It’s perfectly clear that Newt Gingrich is toast, history, kaput, right?
I mean, he infuriated conservatives by trashing “right-wing social engineering” and spent the rest of the week apologizing and explaining that he was or was not referring to the Paul Ryan plan or something else.
But I’m not joining the obituary writers. Perhaps because I remember reading too many stories in 2007 about how John McCain was finished, before he limped his way to the GOP nomination.
Newt has dug himself a hole, but even with pundits shoveling dirt on top of him, he could climb out.
What’s striking is that the former speaker is drawing big crowds in Iowa. That may merely reflect his celebrity; I saw him get a rock-star reception at CPAC. Or it could be that Gingrich generates a certain degree of grass-roots enthusiasm, even as the commentators and establishment types view him as an unguided missile.
Gingrich himself may lean toward that view, judging by some comments he made Friday in Waterloo, Iowa: “It's going to take a while for the news media to realize that you're covering something that happens once or twice in a century, a genuine grass-roots campaign of very big ideas,” he said. “I expect it to take a while for it to sink in.”
This may reflect an inflated view of his candidacy, but it’s also true that Gingrich does traffic in big ideas. He just stumbles when he tries to explain them to lesser mortals.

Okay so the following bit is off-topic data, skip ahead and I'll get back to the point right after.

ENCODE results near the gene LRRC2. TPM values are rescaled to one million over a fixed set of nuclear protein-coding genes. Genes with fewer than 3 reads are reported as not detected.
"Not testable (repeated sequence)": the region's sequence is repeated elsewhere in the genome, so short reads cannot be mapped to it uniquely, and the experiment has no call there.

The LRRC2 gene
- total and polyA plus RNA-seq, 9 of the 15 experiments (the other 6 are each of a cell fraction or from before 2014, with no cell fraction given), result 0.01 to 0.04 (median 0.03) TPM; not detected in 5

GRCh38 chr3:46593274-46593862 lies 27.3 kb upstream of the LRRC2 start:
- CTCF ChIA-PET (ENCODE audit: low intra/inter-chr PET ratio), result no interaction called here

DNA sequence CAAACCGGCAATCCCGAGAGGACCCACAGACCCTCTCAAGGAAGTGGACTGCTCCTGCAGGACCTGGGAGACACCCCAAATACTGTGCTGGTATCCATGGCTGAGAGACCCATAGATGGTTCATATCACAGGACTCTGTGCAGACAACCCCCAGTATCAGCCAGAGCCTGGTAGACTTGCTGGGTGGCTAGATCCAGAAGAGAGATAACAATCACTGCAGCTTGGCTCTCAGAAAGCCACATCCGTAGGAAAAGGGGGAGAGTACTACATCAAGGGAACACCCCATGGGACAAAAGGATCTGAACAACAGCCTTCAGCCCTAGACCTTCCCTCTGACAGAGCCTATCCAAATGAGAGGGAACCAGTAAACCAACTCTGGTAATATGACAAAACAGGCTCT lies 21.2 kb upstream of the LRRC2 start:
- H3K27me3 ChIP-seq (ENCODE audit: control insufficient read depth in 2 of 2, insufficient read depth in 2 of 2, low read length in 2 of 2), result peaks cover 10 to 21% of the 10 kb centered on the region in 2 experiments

Contrast Gingrich’s rough ride with the media treatment of Jon Huntsman, which has been quite respectful. The consensus is that he’s a long shot for the nomination but a smart and worthy candidate.
So how is the former ambassador doing on the trail? Atlantic’s Josh Green has this report from New Hampshire:
“If his debut last night as an unofficial presidential candidate is any indication, Jon Huntsman will have to work hard to win over New Hampshire voters -- not because he served in the Obama administration or holds moderate views, but because he'll have to crawl over swarms of reporters just to get to them. Billed as a low-key ‘meet and greet’ at Jesse's Restaurant, the media that showed up easily outnumbered the diners. It was a little ridiculous. While introducing Huntsman, the event's host had to ask reporters to step back so that actual voters could hear him speak.”
Green says Huntsman presented himself as “pleasant and reasonable… steered clear of specifics and displayed a diplomat's talent for speaking well without saying much.”
Reporters like pleasant and reasonable and an absence of inflammatory language. But if the voters aren’t showing up—and yes, it’s early—that’s not a good sign.
When George Stephanopoulos asked Huntsman the “why you?” question, he got such language as “we are at a very serious inflection point in terms of where this country goes.” Zzzz.
Excitement is an important part of any presidential campaign. We’ll see how much Tim Pawlenty generates when he becomes a declared candidate on Monday. I would guess Michele Bachmann will whip up more when she, as everyone now expects, jumps into this race.
Josh Rogin reports on the Senate Foreign Relations Committee’s approval of a bill to arm the rebels.